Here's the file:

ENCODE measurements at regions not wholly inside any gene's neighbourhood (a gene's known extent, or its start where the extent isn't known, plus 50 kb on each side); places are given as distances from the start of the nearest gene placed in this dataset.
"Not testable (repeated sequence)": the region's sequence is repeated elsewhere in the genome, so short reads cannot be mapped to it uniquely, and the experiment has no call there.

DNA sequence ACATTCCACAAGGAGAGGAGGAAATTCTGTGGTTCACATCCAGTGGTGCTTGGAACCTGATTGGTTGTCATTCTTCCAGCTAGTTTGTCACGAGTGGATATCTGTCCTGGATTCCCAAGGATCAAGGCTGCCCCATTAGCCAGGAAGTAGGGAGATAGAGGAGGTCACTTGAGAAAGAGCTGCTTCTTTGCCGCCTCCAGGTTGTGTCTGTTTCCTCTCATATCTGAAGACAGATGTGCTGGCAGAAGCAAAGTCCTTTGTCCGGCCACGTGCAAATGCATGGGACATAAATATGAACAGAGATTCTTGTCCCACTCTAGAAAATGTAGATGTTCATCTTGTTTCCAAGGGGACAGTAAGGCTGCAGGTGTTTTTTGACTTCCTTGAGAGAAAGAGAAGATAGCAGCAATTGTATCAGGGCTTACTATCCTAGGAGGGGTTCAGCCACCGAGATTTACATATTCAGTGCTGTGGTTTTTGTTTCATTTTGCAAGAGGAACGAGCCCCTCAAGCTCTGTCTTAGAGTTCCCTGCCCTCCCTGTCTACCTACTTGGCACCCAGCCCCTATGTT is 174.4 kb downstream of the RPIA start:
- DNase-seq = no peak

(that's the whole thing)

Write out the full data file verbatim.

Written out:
ENCODE measurements at regions not wholly inside any gene's neighbourhood (a gene's known extent, or its start where the extent isn't known, plus 50 kb on each side); places are given as distances from the start of the nearest gene placed in this dataset.
"Not testable (repeated sequence)": the region's sequence is repeated elsewhere in the genome, so short reads cannot be mapped to it uniquely, and the experiment has no call there.

DNA sequence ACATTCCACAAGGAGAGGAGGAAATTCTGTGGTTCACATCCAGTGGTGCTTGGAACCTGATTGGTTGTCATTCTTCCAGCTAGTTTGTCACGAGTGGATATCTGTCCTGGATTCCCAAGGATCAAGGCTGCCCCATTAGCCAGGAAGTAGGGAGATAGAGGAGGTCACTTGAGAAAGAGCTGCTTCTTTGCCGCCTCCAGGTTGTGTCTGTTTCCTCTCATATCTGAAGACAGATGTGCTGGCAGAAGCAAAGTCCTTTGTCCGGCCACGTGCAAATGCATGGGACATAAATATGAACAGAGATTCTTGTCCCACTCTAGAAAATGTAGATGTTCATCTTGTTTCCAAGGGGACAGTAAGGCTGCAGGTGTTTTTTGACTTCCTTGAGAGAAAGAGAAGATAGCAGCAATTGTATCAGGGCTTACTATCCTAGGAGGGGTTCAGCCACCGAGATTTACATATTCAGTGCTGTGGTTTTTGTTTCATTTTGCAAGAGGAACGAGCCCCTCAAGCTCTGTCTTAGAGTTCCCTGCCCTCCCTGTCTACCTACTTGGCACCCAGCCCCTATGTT is 174.4 kb downstream of the RPIA start:
- DNase-seq = no peak